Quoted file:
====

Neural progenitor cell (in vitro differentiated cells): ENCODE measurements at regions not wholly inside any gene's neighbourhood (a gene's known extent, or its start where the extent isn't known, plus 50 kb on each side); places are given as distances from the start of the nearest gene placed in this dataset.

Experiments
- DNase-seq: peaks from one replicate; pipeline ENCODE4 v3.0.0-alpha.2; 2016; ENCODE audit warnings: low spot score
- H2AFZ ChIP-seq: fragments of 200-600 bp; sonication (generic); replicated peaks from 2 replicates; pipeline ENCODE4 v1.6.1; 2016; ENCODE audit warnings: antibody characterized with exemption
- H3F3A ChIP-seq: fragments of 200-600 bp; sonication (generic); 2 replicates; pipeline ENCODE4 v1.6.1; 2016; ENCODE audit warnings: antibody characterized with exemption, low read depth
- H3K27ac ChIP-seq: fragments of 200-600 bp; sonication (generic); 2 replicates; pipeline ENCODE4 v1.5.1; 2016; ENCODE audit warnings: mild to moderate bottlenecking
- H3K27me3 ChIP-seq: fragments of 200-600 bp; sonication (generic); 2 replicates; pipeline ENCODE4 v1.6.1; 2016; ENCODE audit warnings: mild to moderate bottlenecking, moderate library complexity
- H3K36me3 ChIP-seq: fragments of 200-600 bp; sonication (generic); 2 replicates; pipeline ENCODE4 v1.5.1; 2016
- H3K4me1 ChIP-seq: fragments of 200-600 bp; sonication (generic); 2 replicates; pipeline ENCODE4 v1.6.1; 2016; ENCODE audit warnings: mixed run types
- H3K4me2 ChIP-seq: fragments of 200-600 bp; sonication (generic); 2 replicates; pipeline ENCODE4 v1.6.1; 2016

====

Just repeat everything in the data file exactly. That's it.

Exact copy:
Neural progenitor cell (in vitro differentiated cells): ENCODE measurements at regions not wholly inside any gene's neighbourhood (a gene's known extent, or its start where the extent isn't known, plus 50 kb on each side); places are given as distances from the start of the nearest gene placed in this dataset.

Experiments
- DNase-seq: peaks from one replicate; pipeline ENCODE4 v3.0.0-alpha.2; 2016; ENCODE audit warnings: low spot score
- H2AFZ ChIP-seq: fragments of 200-600 bp; sonication (generic); replicated peaks from 2 replicates; pipeline ENCODE4 v1.6.1; 2016; ENCODE audit warnings: antibody characterized with exemption
- H3F3A ChIP-seq: fragments of 200-600 bp; sonication (generic); 2 replicates; pipeline ENCODE4 v1.6.1; 2016; ENCODE audit warnings: antibody characterized with exemption, low read depth
- H3K27ac ChIP-seq: fragments of 200-600 bp; sonication (generic); 2 replicates; pipeline ENCODE4 v1.5.1; 2016; ENCODE audit warnings: mild to moderate bottlenecking
- H3K27me3 ChIP-seq: fragments of 200-600 bp; sonication (generic); 2 replicates; pipeline ENCODE4 v1.6.1; 2016; ENCODE audit warnings: mild to moderate bottlenecking, moderate library complexity
- H3K36me3 ChIP-seq: fragments of 200-600 bp; sonication (generic); 2 replicates; pipeline ENCODE4 v1.5.1; 2016
- H3K4me1 ChIP-seq: fragments of 200-600 bp; sonication (generic); 2 replicates; pipeline ENCODE4 v1.6.1; 2016; ENCODE audit warnings: mixed run types
- H3K4me2 ChIP-seq: fragments of 200-600 bp; sonication (generic); 2 replicates; pipeline ENCODE4 v1.6.1; 2016